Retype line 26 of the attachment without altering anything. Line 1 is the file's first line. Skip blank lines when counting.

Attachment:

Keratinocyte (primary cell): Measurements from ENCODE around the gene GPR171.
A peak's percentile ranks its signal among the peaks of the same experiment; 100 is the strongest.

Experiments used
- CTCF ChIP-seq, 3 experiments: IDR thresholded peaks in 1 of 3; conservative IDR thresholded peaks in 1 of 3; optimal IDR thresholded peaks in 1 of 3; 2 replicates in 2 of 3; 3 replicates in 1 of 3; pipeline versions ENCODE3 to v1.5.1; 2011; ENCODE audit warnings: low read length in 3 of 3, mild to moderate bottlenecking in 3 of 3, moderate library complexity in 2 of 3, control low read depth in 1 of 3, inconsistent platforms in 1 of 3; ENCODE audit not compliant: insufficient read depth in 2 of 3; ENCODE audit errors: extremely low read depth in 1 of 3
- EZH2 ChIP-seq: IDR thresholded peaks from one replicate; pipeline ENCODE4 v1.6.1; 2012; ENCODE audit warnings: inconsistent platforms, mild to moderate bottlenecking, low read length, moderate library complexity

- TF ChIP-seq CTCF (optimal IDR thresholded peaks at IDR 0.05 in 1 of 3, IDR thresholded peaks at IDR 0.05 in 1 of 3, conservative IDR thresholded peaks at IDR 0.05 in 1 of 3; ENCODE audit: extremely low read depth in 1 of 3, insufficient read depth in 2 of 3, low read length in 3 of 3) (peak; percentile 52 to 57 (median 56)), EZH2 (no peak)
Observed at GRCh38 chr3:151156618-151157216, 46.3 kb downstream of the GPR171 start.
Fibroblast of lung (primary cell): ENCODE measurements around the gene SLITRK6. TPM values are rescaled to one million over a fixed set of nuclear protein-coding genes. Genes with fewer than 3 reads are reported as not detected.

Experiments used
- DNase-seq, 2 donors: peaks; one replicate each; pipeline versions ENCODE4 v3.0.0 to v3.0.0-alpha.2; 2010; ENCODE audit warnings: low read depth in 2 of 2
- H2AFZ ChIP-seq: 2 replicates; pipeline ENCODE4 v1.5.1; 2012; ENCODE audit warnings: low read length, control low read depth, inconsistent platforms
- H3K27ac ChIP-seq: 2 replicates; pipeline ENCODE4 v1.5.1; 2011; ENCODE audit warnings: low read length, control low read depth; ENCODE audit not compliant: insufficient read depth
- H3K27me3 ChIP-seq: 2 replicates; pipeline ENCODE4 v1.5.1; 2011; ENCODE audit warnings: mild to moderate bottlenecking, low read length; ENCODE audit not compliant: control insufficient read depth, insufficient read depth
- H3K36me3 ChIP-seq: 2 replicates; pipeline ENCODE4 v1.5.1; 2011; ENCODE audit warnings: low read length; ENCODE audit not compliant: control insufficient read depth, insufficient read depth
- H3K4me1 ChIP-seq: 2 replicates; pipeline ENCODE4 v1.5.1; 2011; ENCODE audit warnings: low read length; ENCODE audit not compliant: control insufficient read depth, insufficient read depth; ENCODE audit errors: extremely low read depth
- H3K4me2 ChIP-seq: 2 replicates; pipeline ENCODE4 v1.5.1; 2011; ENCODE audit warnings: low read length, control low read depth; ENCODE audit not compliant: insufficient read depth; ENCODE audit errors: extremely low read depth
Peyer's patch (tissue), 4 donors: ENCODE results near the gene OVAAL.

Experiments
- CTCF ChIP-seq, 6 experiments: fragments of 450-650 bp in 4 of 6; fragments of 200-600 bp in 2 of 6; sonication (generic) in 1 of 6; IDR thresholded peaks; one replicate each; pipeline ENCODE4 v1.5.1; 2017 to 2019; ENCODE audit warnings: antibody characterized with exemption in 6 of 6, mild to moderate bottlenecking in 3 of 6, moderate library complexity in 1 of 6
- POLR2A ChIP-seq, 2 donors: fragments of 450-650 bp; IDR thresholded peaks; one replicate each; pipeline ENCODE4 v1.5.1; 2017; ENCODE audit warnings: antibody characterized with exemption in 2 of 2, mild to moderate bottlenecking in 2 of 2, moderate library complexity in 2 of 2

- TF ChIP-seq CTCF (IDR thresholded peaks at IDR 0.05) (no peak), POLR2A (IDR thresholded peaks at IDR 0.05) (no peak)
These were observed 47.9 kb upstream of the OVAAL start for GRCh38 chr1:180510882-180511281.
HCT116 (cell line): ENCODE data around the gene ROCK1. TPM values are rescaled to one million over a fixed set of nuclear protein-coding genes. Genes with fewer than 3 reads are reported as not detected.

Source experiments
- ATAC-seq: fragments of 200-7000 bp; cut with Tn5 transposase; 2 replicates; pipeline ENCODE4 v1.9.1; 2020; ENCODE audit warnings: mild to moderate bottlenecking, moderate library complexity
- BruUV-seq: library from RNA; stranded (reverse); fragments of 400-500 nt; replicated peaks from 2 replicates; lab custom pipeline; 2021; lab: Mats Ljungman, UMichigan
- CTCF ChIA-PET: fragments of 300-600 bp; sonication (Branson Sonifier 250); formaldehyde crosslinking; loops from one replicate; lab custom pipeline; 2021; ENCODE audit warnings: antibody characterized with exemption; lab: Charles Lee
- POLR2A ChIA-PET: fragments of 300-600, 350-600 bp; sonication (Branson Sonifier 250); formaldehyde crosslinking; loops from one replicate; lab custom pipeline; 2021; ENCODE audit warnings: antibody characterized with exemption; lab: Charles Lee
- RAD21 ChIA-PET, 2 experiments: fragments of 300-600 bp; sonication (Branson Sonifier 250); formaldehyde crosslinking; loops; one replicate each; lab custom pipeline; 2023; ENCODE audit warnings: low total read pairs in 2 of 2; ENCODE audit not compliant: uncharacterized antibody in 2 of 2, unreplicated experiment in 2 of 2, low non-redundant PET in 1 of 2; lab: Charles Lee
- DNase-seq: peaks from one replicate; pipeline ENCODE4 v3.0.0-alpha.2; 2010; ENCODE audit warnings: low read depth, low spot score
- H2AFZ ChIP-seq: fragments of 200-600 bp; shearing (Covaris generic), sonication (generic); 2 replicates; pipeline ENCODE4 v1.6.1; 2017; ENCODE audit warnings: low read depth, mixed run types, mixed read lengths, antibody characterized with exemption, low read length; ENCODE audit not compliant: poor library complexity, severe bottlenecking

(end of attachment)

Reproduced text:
- BruUV-seq: library from RNA; stranded (reverse); fragments of 400-500 nt; replicated peaks from 2 replicates; lab custom pipeline; 2021; lab: Mats Ljungman, UMichigan